Thus, the current expert opinion is to start with low dose (0.5 mg/kg) of oral prednisolone and taper it as soon as possible, with steroid sparing agents if needed.

Some Newer Experimental Therapies

Laquinimod, a small molecule NF-κB inhibitor, which inhibits release of proinflammatory cytokines, has been tried in murine lupus nephritis models. In a small phase 2 human trial, it was found to improve kidney function. But it is still nowhere near clinical application.

Similarly, another pathway which has been targeted in lupus nephritis treatment is proteasome pathway. Proteasome inhibitors have been successfully used to treat murine lupus.

There was a trial called ACCESS trial which tested the efficacy of abatacept in inducing remission in lupus nephritis and preventing subsequent flares. The study was not adequately powered to test the efficacy of abatacept in maintaining remission but the initial results have been encouraging.


Systemic lupus erythematosus is an autoimmune disease caused by various pro-inflammatory pathways. One of the pathways, which has gained prominence in recent times is IFN type I.5 There is a new name for this pathogenic mechanism: interferonopathy. When the type I IFN pathway is activated, it gives rise to interferon gene signatures (IFNGS), which is found in autoimmune diseases like SLE.

In some studies, more than 80% of SLE patients has been found to have the IFNGS.6 However, it is still not known whether this IFNGS correlates with disease phenotype. There are other markers like plasmablast and neutrophil signatures, which may correlate with disease activity.5 The exact stimulus for IFN1 production in SLE is not known. But based on microbiological studies, cytosolic and endosomal nucleic acid sensors are probably the key initiator of this pathway in SLE.5 Furthermore, there may also be genetic predisposition to IFN-1 production, and thus genesis of SLE. STAT4 risk allele is one such potential genetic factor.7 Epigenetic mechanisms may also be responsible. For example, differential methylation of type I IFN responsive genes may be a factor in the pathogenesis of SLE.5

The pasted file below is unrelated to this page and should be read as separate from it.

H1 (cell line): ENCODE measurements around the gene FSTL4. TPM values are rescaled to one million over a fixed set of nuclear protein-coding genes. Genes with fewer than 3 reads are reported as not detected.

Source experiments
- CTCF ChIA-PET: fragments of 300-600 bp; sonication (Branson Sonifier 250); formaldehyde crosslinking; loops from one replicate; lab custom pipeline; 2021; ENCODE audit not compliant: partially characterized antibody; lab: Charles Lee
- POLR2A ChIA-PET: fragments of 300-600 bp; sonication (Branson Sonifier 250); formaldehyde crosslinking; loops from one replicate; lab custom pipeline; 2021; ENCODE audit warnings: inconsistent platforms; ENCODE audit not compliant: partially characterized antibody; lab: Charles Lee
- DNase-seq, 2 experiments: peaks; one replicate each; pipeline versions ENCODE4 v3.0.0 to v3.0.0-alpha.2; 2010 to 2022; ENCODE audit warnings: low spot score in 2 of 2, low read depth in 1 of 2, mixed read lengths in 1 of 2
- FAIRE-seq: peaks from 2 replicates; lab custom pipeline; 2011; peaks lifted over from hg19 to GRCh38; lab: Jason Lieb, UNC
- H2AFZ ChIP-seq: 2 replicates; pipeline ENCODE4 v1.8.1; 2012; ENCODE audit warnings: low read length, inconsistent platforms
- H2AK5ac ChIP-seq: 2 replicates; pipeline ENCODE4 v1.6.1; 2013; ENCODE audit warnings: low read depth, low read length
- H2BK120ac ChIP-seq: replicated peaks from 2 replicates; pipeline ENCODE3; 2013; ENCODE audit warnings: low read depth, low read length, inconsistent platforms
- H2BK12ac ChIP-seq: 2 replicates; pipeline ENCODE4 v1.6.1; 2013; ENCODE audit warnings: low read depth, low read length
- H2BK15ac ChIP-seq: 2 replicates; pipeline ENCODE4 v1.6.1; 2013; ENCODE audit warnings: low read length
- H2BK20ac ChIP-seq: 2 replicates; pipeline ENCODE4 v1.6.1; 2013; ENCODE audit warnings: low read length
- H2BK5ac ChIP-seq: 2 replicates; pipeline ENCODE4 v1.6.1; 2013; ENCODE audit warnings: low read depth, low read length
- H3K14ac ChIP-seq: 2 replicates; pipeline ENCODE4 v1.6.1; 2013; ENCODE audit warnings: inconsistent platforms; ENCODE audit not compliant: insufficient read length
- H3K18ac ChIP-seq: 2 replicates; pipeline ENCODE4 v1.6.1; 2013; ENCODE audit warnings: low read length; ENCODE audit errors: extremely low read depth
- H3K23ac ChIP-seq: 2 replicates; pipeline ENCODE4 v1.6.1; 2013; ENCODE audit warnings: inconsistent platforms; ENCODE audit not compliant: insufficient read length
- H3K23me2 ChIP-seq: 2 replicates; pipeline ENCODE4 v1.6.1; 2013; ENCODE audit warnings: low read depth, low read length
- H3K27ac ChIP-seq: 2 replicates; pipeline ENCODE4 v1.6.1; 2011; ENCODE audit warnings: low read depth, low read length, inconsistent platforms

There are many other molecular pathways which are important in the pathogenesis of SLE. For example, there is mitochondrial dysfunction of the T cells in SLE. There is mitochondrial hyperpolarization and decreased synthesis of ATP. There is also decreased IL-2 production in CD4 cells.


A new paradigm in the pathogenesis of lupus is monogenic lupus. In the recent years, loads of new data have emerged on the genetic basis of SLE. More than 80 new loci have been identified to be associated with SLE, both polygenic and monogenic.8Table 2 mentions some of the genes associated with monogenic lupus or lupus like states.8

This list is not exhaustive and other similar candidate genes may be found in standard publications. Here, the authors will elaborate a bit on Aicardi–Goutières syndrome (AGS).

Table 2: Genes associated with monogenic lupus
ACP5Acid phosphataseSPENCD SLE
C1QAComplement C1q A chainComplement deficiency SLE
DNASE1L3DeoxyribonucleaseClassical SLE
ISG15Ubiquitin like modifierAicardi–Goutières syndrome
PSMB8Proteasome subunitCANDLE
RNASEH2CRibonuclease subunitAicardi–Goutières syndrome
TMEM173Transmembrane proteinSTING-associated vasculopathy with onset in infancy

AGS is a syndrome of monogenic lupus. It is mainly a neurodevelopmental disorder with some features overlapping with SLE. There are multiple clinical features of this syndrome.8 It starts in infancy with features like congenital viral infection. There may be encephalopathy and on MRI, white matter changes may be found. There may be multiple autoantibodies: against nuclear factors, gliadin or basement membrane components. IFNGS is also found. There is another variant of AGS which manifests later in life and it has milder features.

There are many mutations which may be responsible for AGS. TREX1 mutation is a common feature. This is a primer exonuclease, involved in nucleic acid degradation pathways.8 This mutation is responsible for autoimmune features like leukopenia, oral ulcer and arthritis. These patients usually present in the neonatal period. Neurological impairment is usually severe.

Monogenic lupus is usually inherited as autosomal recessive disease (like TREX 1 mutation). However, some like familial chilblain lupus (FCL) are inherited in an autosomal dominant manner.9 Usually, the mutations causing lupus are loss-of-function mutations. But sometimes gain-of-function mutations like IFIH1 gene mutation can cause lupus like features with Jaccoud’s arthropathy.